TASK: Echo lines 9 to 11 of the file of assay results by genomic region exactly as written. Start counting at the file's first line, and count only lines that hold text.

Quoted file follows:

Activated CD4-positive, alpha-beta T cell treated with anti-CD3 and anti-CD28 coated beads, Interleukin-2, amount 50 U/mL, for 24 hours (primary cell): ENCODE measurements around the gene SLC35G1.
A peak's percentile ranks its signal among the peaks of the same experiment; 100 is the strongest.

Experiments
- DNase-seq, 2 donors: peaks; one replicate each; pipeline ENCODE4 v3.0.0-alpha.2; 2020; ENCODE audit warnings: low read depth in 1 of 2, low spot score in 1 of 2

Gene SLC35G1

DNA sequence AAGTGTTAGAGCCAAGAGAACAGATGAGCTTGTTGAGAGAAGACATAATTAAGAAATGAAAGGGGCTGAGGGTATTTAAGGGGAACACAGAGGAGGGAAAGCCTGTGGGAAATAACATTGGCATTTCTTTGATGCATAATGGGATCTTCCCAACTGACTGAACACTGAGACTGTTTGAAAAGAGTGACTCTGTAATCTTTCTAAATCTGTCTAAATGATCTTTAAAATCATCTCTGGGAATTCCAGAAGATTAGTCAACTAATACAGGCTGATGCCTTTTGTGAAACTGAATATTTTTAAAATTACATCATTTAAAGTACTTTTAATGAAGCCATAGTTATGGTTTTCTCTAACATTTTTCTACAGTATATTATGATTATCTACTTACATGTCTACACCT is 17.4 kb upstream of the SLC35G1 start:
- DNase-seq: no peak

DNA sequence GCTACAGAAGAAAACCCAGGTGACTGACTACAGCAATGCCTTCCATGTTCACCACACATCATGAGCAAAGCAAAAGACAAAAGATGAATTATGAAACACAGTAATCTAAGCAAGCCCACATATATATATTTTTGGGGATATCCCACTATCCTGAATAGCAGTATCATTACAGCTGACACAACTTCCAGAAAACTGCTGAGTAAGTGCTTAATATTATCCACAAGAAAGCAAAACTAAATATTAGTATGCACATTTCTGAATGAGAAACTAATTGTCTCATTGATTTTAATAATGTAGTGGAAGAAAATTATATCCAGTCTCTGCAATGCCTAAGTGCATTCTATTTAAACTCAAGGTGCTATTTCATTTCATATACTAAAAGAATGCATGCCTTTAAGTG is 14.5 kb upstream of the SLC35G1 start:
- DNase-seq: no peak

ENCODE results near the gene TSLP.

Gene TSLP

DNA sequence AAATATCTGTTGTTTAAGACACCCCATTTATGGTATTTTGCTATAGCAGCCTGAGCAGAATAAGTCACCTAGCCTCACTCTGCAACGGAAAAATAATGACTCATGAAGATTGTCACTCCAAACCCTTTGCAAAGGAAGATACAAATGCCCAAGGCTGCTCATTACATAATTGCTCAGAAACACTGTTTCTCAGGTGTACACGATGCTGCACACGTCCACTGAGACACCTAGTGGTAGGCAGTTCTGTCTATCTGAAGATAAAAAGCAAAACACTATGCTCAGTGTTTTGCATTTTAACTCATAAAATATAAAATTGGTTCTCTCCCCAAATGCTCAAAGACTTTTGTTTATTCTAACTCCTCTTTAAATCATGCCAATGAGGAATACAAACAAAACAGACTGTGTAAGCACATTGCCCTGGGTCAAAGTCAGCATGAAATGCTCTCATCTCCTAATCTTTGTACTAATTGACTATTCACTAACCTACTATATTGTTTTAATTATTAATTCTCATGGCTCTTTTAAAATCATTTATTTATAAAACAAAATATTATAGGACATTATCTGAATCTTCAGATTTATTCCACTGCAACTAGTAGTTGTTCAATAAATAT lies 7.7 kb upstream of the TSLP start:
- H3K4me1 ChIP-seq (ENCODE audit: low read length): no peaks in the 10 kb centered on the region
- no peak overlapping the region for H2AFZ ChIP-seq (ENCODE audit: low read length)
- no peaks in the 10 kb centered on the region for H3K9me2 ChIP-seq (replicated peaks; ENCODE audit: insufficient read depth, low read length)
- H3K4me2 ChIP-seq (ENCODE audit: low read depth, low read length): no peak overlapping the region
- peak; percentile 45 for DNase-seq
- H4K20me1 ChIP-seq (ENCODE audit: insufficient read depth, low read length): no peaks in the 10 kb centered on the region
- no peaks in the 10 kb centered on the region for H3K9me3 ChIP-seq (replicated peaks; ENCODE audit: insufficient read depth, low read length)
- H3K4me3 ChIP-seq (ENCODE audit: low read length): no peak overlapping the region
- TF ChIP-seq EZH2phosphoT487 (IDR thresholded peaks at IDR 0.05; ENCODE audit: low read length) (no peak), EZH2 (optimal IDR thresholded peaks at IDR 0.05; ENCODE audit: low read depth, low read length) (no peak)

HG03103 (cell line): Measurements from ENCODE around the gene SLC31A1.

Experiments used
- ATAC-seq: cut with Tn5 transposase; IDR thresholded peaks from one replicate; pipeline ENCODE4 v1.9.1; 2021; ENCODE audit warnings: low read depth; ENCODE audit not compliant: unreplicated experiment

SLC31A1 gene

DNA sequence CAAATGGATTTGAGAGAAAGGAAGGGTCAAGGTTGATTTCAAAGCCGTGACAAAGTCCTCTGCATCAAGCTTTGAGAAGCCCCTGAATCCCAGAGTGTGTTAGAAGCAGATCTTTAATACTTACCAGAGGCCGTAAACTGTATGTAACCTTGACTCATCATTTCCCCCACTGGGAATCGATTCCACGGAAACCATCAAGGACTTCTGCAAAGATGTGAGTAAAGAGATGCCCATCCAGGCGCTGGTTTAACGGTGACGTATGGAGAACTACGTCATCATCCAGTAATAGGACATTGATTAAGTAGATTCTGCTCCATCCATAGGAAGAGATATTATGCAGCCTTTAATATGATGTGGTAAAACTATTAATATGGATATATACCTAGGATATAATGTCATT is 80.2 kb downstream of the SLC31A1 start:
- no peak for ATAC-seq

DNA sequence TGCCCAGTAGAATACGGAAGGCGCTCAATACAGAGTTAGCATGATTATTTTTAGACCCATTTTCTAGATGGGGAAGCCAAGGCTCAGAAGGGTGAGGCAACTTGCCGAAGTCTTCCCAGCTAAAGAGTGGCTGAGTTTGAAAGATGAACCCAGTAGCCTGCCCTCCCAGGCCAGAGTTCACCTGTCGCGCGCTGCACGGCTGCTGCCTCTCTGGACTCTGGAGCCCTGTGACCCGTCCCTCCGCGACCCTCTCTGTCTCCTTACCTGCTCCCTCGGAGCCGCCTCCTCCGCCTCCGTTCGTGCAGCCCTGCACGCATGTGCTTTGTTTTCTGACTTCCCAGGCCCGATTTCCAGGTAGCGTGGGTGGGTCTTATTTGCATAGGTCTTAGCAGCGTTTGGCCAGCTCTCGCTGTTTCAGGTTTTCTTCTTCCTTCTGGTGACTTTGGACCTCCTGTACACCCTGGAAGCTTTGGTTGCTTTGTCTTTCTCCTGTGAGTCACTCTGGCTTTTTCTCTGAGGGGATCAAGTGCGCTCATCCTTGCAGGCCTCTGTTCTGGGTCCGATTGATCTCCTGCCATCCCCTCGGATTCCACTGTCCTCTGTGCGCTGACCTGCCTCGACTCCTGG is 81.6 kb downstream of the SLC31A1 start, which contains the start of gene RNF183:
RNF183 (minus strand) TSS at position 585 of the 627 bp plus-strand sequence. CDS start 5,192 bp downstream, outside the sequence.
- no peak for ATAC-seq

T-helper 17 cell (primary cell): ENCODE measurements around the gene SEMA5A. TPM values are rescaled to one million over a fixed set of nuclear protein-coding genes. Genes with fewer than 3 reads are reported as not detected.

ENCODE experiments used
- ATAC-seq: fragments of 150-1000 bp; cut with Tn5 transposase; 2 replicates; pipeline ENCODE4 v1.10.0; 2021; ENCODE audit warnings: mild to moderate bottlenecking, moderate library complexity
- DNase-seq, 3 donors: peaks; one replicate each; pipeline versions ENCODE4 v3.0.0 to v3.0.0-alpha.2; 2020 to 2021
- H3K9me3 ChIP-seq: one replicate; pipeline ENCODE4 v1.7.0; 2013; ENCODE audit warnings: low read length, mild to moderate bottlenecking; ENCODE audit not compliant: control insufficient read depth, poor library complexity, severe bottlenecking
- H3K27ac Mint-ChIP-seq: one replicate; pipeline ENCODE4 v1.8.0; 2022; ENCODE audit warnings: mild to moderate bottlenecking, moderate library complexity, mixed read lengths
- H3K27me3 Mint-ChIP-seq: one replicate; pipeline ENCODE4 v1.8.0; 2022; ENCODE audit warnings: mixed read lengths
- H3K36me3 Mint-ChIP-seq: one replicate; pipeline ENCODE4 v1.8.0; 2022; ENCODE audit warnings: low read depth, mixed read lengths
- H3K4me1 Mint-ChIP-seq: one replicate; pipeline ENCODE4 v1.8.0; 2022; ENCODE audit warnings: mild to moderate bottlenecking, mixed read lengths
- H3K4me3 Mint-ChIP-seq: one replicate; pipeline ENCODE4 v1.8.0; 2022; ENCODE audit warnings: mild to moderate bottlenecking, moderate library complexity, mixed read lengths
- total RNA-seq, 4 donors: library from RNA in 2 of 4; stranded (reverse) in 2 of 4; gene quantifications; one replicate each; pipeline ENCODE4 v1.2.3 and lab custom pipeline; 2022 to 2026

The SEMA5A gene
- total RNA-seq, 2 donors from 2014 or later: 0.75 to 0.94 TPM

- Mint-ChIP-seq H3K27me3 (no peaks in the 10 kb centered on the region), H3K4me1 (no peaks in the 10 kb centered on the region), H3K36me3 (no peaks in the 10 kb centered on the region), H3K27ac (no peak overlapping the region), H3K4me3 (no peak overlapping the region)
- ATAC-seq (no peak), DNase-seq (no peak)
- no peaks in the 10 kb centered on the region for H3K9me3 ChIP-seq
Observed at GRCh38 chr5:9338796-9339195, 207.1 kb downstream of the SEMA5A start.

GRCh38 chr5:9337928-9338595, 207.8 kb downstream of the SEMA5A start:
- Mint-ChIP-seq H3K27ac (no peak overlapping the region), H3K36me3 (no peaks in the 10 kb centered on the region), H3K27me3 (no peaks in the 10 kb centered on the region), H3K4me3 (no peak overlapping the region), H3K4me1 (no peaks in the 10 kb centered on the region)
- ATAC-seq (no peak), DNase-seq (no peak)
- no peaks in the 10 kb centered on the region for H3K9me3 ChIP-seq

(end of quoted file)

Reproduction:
- DNase-seq: no peak

ENCODE results near the gene TSLP.

Gene TSLP